I just got done reading the “Intel eats crow on software RAID” writeup from the The UK Register. On one side I’m really happy to see that server based software RAID (or Virtual RAID Adapters, VRAs, as we called them at Ciprico and DotHill) coming into the spotlight again. Performance, especially now with SSD usage on the rise, is definitely one of the strengths of a software RAID solution which has the ability to scale to much faster rates than a hardware RAID adapter in terms of raw IOPs or MB/s. After all, it’s using the power of a 2-3GHz multi-core Intel or AMD CPU coupled to a very fast memory and I/O bus, versus some fixed function, 800M-1.2GHz embedded RAID CPU hanging off the PCIe bus.
On the other hand, asking if software RAID is faster than or can replace hardware RAID is not really the right question to be asking here. Sure, software RAID with persistent storage like SSDs is changing the landscape as far as making a pure host based software RAID viable, but for traditional hard disk drives not much has changed. There’s a lot of volatile elements (i.e. gone if the lights go out) type storage stages used all the way from the application that wrote the data, through the storage IO device (be it a hardware accelerated RAID adapter or simple IO device), through the 32+MBytes of cache on the drive if you left it enabled, until you actually arrive at the persistent media storage platter. Oh, and then there is VMware ESX which can’t support a conventional software RAID stack yet.
So let’s get some perspective here.
First, as any good RAID vendor will tell you, it’s not so much about software vs hardware RAID, it’s about who is providing your RAID stack, how many “RAID bytes served so far”, how good service and support is and essentially how much you trust the vendor offering the software RAID stack. This is where a RAID stack’s “age” and pedigree is important regardless of its implementation. Being a good software RAID provider goes well beyond making it fast. It’s how robust your solution is and also how great your support is when things don’t work right and you need help fixing it. Hard disks (and SSDs are no exception) throw all sorts of curve balls at you and only the robustness of your RAID vendor’s test and compatibility labs can really filter a lot of this out. It often takes a knowledgeable RAID systems engineer to figure out that it either was, or was not, the fault of the RAID stack in the first place. My deepest respect is for those folks that have to spend their Sundays way into the wee hours of the morning figuring these sort of things out when the fault defies conventional logic.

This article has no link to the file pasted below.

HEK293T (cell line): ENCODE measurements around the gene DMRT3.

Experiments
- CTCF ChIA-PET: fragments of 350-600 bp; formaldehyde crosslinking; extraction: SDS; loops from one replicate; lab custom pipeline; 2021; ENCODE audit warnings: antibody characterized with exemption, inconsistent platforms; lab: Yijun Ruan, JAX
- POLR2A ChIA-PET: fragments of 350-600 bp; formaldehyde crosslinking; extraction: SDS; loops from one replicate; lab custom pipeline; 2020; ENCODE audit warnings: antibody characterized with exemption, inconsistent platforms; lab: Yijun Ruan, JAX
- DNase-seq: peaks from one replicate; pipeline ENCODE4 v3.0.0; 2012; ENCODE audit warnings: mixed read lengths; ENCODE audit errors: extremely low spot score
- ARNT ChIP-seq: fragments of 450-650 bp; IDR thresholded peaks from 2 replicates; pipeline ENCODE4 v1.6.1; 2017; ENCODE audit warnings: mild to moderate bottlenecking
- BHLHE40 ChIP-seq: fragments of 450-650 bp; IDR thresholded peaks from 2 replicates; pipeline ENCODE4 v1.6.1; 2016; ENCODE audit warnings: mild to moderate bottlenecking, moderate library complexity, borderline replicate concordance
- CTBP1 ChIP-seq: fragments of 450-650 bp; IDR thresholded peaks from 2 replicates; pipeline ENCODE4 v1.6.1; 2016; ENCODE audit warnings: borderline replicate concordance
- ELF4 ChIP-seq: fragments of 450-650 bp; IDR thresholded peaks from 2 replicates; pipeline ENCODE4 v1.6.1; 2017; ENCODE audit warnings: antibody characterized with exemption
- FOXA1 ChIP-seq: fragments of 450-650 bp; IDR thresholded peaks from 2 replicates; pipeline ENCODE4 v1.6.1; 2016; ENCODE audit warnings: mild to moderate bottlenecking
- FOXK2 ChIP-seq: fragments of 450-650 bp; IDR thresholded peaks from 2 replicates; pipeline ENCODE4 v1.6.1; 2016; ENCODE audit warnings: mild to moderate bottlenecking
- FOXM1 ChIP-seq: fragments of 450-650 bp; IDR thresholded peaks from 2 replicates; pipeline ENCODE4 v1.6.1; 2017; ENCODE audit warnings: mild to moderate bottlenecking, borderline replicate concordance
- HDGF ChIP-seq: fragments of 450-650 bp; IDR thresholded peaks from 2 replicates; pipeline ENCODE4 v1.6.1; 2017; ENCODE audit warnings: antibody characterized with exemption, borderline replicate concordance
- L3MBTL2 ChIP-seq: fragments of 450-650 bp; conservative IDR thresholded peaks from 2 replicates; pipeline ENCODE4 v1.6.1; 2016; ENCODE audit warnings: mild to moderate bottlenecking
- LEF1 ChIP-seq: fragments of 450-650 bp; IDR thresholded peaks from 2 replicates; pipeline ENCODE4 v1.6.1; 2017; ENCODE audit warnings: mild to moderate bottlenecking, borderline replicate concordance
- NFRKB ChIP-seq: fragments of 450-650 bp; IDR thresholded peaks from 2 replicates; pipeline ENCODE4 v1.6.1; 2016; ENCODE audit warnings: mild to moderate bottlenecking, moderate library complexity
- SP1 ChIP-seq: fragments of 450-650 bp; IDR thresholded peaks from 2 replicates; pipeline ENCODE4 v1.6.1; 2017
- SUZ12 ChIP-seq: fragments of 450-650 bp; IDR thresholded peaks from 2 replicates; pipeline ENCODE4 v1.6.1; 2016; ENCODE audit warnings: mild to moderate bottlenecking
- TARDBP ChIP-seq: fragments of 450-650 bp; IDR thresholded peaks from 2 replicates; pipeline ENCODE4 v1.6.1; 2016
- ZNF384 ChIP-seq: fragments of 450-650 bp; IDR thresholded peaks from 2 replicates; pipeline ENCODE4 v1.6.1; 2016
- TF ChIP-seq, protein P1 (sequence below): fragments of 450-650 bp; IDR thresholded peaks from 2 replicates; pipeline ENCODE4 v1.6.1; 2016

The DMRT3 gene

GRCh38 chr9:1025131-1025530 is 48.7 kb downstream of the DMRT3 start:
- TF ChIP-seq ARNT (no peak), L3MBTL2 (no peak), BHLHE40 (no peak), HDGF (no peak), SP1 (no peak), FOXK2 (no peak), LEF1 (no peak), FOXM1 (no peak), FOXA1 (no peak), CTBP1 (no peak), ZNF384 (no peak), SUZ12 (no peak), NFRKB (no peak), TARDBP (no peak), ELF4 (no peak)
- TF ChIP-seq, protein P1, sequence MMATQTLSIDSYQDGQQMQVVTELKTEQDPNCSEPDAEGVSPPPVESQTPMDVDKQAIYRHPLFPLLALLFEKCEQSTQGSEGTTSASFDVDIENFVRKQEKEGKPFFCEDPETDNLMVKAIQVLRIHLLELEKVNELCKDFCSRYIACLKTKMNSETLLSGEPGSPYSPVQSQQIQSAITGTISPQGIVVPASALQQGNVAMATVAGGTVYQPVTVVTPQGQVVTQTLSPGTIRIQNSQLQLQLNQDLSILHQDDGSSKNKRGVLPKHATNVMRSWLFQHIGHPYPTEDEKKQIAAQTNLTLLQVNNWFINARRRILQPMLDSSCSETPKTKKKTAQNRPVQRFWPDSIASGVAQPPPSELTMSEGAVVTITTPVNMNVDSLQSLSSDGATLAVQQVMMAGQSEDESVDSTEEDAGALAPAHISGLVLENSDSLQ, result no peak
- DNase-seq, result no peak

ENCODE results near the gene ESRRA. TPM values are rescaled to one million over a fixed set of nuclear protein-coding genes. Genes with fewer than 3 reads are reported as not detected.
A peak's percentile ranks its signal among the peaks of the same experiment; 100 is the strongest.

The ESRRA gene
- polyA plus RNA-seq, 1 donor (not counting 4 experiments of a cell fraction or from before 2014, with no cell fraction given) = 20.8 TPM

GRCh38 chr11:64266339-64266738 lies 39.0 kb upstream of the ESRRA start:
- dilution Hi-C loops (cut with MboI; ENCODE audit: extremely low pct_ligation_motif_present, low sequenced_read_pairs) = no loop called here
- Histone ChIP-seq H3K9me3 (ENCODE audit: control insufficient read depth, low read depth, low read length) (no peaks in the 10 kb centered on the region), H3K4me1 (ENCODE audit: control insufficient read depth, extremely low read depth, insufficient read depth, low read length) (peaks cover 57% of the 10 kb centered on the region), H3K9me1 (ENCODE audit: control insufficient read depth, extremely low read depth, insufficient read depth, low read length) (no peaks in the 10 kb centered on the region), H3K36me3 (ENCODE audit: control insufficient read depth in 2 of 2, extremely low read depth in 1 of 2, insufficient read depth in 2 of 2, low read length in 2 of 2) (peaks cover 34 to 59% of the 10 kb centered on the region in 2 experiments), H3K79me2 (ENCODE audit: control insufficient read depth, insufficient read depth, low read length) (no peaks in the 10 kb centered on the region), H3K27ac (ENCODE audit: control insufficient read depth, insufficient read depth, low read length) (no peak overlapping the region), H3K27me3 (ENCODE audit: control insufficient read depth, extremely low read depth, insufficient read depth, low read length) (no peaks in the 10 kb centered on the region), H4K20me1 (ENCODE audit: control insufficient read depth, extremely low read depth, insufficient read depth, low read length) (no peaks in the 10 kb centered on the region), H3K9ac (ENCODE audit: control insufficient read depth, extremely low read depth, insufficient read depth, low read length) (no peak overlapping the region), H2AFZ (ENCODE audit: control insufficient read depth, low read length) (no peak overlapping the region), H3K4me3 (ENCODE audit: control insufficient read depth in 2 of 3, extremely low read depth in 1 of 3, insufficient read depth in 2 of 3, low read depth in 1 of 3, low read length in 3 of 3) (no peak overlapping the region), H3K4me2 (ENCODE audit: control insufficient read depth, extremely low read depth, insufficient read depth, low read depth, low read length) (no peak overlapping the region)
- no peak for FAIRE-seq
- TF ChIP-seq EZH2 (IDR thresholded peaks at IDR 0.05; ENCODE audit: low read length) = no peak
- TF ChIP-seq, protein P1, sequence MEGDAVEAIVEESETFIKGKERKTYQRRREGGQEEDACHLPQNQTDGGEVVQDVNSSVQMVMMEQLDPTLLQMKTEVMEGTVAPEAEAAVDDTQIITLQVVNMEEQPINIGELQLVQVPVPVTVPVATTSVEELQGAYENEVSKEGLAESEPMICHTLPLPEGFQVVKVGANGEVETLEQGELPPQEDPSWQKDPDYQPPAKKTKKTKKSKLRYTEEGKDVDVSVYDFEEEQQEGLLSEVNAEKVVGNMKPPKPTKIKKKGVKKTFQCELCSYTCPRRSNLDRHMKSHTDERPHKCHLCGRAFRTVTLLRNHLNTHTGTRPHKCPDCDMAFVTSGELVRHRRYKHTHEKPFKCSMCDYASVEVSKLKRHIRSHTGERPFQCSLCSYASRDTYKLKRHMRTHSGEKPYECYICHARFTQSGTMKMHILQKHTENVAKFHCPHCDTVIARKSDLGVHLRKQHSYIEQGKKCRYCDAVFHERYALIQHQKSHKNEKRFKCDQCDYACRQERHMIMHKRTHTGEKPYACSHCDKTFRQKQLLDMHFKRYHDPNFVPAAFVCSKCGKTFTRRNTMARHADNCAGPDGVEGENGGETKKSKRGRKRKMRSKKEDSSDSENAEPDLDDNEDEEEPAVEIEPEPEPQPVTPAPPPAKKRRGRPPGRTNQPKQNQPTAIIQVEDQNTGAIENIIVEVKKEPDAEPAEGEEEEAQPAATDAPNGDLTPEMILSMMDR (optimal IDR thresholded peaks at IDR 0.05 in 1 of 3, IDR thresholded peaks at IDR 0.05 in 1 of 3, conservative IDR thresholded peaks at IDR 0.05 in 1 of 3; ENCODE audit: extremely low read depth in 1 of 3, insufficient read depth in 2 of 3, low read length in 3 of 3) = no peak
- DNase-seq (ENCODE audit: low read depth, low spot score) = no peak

Second, on the technology side, RAID is always implemented in software in IT application regardless if host or hardware based. It either runs on the host CPU (software, chipset or host RAID) or on a dedicated CPU on the RAID adapter (hardware RAID), sometimes in host software with some assistance from the hardware (e.g. XOR calculations). Granted, one runs in an unpredictable OS environment and the other in a more closed and predictable embedded one, but they end up doing the same thing in software on different CPUs. While there are cases where software RAID may be sufficient and more affordable as it eliminates much of the hardware cost, there are probably just as many cases where it just doesn’t work well at all. Case in point being VMware ESX (see earlier post on this topic here) where there are no commercially available, bootable software RAID solutions available, plus there are less general CPU cycles available anyhow. So hardware RAID tends to win out here. Also, software RAID doesn’t protect your data fully from a system power loss unless you are protecting the whole server with a dedicated UPS which can do an orderly shutdown of the system in the event of a plant power loss. Then there are the video editing crowd that maybe use their host CPUs for video compression, another case where software RAID often fails due to lack of enough available CPU cycles.
So, the key questions to be asking about software RAID in my mind are not how fast it can go, but:
- How robust is the RAID stack in question i.e. how many “bytes were served” before you got to it, who else is using it a mission critical environment?
- How would my business be impacted by a server power loss running software RAID? Can I live with a UPS to protect the whole server as I have a fast means of getting back to a fully operational level?
- Who’s going to support it when it goes wrong and how good is this support when it comes to knowing both the RAID stack strengths and limitations?
- Are you comfortable buying a RAID solution a chip vendor or storage vendor, the latter who makes their livelihood from creating highly robust disk array systems? You may be perfectly ok with the former.
All of these will depend on just how important your data is and more importantly, how quickly you can restore the system to full operation in the event of a hardware failure.